CD One Niter (CD 6966622), Audio Other
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One Niter

  • 1. Circles: The Mighty/The Nude/The Curse/The Blessed
    2. Loner's Rhme
    3. One Niter Medley: Benedictus/Fuge/V.A.T./Morning/One Niter
    4. Venezuela
    5. Way Down
  • Additional Info
    Manufacturer Part Number (MPN): 1007

  • Credits
    ProducerEela Craig; Ulrich Rutzel
    EngineerJuergen Koppers

    Personnel: Fritz Riedelberger (vocals, guitar, piano); Hubert Bognemayr (vocals, keyboards); Harald Zuschrader (guitar, flute, keyboards); Hubert Schnauer (flute, keyboards); Frank Hueber (drums, percussion); Gerhard Englisch (percussion).
    Audio Mixer: Jrgen Koppers.
    Liner Note Author: Marco Rossi.
    Recording information: Arco-Studio, Munich (04/1976-06/1976).
    Photographer: Wolfgang Kraml.
    Arranger: Eela Craig.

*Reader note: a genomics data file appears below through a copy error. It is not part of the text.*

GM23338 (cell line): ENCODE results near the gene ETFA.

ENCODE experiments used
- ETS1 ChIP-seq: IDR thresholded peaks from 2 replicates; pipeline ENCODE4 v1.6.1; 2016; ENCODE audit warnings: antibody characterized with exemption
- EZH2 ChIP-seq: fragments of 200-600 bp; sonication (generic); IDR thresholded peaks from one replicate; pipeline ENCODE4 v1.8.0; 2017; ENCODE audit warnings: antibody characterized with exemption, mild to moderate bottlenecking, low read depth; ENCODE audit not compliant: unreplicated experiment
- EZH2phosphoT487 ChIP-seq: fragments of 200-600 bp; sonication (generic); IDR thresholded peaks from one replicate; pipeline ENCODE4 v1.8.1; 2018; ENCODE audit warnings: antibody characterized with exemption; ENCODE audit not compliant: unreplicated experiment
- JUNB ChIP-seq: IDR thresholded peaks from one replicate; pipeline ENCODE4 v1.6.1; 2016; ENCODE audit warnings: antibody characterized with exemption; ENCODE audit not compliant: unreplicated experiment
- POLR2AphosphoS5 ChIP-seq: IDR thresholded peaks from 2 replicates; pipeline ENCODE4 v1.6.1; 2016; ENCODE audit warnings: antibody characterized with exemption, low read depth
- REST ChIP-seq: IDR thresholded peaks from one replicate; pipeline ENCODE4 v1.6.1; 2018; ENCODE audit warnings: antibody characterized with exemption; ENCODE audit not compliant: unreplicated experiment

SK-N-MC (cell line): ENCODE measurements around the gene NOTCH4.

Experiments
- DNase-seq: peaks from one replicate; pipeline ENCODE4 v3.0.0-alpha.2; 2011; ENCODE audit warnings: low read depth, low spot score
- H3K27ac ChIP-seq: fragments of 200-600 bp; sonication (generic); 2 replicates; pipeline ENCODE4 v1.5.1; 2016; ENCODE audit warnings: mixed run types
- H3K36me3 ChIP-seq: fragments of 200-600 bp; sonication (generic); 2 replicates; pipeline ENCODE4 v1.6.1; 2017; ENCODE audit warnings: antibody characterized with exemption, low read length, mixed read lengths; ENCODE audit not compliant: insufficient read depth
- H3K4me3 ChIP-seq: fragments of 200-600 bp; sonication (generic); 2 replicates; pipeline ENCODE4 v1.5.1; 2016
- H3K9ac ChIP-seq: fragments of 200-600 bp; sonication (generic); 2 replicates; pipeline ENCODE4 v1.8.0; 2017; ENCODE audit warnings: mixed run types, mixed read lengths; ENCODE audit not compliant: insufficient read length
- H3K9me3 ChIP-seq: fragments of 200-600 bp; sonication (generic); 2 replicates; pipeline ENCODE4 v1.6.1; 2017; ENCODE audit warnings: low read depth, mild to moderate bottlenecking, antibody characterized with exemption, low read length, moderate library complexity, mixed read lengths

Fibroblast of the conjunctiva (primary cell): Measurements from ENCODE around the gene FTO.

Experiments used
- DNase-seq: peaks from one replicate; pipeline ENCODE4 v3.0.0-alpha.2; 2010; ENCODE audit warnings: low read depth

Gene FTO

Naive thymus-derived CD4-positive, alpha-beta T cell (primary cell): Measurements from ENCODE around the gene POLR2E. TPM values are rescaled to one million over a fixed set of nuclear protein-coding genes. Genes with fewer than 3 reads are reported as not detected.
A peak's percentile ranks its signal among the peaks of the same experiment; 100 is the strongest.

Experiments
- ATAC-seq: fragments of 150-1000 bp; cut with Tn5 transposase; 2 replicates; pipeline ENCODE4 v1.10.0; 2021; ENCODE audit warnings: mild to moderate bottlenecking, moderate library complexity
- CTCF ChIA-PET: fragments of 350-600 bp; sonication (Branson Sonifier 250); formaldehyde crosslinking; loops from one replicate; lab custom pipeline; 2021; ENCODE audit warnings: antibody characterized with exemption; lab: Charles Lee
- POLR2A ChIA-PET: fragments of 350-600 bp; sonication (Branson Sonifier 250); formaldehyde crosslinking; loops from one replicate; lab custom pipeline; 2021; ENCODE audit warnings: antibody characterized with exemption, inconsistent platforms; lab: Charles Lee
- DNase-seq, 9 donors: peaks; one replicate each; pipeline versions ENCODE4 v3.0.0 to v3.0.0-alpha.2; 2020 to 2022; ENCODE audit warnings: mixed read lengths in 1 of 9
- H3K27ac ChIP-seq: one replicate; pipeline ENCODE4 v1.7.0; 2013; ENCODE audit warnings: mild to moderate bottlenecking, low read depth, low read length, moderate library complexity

How is it that Eela Craig haven't gotten more attention from lovers of `70s Euro-rock? Is it because they were too Austrian or too arty for Krautrock lovers, who prefer the grittier, more visceral sounds of German bands like Can and Guru Guru to Eela Craig's sophisticated prog stylings? On the other side of the fence, did they miss out on inclusion in the pantheon of classic prog bands because they weren't from England, or were lumped in with the Krautrock scene? Whatever the case, their second album, One Niter, is a grand-scale prog rock masterpiece. There was a five-year gap between One Niter and the band's debut album, which gave Eela Craig plenty of time to evolve from the post-psychedelic sounds of their first effort. With three members handling keyboard duties at various times -- sometimes all at once -- One Niter is a prog keyboard freak's delight, with organ, piano, electric piano, synth, Mellotron, and clavinet all making for a rich, lush sonic tapestry. Of course, it's not strictly a keyboard-focused effort -- the rhythm section and the guitar get their say too, and the end result is best compared to the symphonic-prog territory of Camel, Yes, et al., with a spacier vibe that sometimes brings Meddle-era Pink Floyd to mind, especially in the David Gilmour-esque guitar licks. And it wouldn't be classic prog if One Niter weren't centered on a couple of epic-length tracks ("Circles," "One Niter Medley"), but after all that intensity, the spare, concise "Venezuela" provides a perfect palate cleanser/comedown with its folk-inflected acoustic-guitar-and-flute arrangement. Floyd fans should take further note of the album's back cover photo of the bandmembers standing beside all their gear in a bucolic outdoor setting, which one can't help but see as a nod to Ummagumma. ~ J. Allen

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